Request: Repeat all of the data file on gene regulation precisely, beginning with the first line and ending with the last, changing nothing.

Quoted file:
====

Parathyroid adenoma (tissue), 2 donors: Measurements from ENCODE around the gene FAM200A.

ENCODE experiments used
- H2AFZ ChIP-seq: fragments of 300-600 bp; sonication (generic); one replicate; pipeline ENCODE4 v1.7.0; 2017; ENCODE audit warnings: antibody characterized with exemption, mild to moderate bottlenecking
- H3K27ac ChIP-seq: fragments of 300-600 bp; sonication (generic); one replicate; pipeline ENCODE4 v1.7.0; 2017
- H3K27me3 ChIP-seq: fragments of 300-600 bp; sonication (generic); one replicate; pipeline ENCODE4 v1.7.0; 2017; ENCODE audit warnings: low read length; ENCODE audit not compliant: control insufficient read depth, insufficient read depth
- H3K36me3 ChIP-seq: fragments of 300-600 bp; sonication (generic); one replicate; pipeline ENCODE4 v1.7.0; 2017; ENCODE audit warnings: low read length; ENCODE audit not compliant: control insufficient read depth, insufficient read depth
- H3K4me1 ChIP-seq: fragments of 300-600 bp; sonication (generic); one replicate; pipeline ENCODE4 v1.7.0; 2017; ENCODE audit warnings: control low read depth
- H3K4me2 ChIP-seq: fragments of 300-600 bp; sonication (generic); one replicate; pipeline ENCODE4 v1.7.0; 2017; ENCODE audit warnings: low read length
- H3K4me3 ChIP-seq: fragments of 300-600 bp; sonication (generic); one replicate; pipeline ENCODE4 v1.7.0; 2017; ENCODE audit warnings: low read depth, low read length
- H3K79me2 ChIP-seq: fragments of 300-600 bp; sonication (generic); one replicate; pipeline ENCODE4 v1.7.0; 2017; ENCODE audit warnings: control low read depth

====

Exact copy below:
Parathyroid adenoma (tissue), 2 donors: Measurements from ENCODE around the gene FAM200A.

ENCODE experiments used
- H2AFZ ChIP-seq: fragments of 300-600 bp; sonication (generic); one replicate; pipeline ENCODE4 v1.7.0; 2017; ENCODE audit warnings: antibody characterized with exemption, mild to moderate bottlenecking
- H3K27ac ChIP-seq: fragments of 300-600 bp; sonication (generic); one replicate; pipeline ENCODE4 v1.7.0; 2017
- H3K27me3 ChIP-seq: fragments of 300-600 bp; sonication (generic); one replicate; pipeline ENCODE4 v1.7.0; 2017; ENCODE audit warnings: low read length; ENCODE audit not compliant: control insufficient read depth, insufficient read depth
- H3K36me3 ChIP-seq: fragments of 300-600 bp; sonication (generic); one replicate; pipeline ENCODE4 v1.7.0; 2017; ENCODE audit warnings: low read length; ENCODE audit not compliant: control insufficient read depth, insufficient read depth
- H3K4me1 ChIP-seq: fragments of 300-600 bp; sonication (generic); one replicate; pipeline ENCODE4 v1.7.0; 2017; ENCODE audit warnings: control low read depth
- H3K4me2 ChIP-seq: fragments of 300-600 bp; sonication (generic); one replicate; pipeline ENCODE4 v1.7.0; 2017; ENCODE audit warnings: low read length
- H3K4me3 ChIP-seq: fragments of 300-600 bp; sonication (generic); one replicate; pipeline ENCODE4 v1.7.0; 2017; ENCODE audit warnings: low read depth, low read length
- H3K79me2 ChIP-seq: fragments of 300-600 bp; sonication (generic); one replicate; pipeline ENCODE4 v1.7.0; 2017; ENCODE audit warnings: control low read depth